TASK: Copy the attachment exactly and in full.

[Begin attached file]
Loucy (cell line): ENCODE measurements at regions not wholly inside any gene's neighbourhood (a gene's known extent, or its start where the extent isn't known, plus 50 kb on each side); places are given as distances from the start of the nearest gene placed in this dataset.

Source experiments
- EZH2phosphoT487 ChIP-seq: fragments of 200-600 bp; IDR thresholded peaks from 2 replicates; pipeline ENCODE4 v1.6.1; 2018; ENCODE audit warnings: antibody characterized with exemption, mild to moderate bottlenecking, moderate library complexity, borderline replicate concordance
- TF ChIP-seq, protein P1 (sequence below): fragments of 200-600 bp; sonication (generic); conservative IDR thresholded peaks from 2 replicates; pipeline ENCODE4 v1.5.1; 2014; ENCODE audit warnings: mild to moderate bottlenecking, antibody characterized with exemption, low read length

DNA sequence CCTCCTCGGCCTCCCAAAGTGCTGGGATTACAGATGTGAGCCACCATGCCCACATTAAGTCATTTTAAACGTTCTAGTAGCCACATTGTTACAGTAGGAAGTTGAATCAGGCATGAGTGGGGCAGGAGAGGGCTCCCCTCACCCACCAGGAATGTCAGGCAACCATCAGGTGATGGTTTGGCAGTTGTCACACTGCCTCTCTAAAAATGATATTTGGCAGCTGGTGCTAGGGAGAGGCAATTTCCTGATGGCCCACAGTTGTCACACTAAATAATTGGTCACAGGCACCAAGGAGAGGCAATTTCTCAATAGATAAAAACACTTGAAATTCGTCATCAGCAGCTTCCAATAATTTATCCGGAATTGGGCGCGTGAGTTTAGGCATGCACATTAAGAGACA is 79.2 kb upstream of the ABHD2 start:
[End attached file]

Loucy (cell line): ENCODE measurements at regions not wholly inside any gene's neighbourhood (a gene's known extent, or its start where the extent isn't known, plus 50 kb on each side); places are given as distances from the start of the nearest gene placed in this dataset.

Source experiments
- EZH2phosphoT487 ChIP-seq: fragments of 200-600 bp; IDR thresholded peaks from 2 replicates; pipeline ENCODE4 v1.6.1; 2018; ENCODE audit warnings: antibody characterized with exemption, mild to moderate bottlenecking, moderate library complexity, borderline replicate concordance
- TF ChIP-seq, protein P1 (sequence below): fragments of 200-600 bp; sonication (generic); conservative IDR thresholded peaks from 2 replicates; pipeline ENCODE4 v1.5.1; 2014; ENCODE audit warnings: mild to moderate bottlenecking, antibody characterized with exemption, low read length

DNA sequence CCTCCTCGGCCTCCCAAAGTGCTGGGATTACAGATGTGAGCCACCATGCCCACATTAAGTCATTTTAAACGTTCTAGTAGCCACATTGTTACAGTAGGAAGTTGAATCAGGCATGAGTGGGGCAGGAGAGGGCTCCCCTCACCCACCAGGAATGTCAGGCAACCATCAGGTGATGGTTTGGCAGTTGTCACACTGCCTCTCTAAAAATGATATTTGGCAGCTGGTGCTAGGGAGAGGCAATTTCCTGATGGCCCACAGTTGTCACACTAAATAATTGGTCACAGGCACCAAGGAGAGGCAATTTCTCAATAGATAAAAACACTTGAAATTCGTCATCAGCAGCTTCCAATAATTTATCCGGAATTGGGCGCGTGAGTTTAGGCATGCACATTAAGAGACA is 79.2 kb upstream of the ABHD2 start: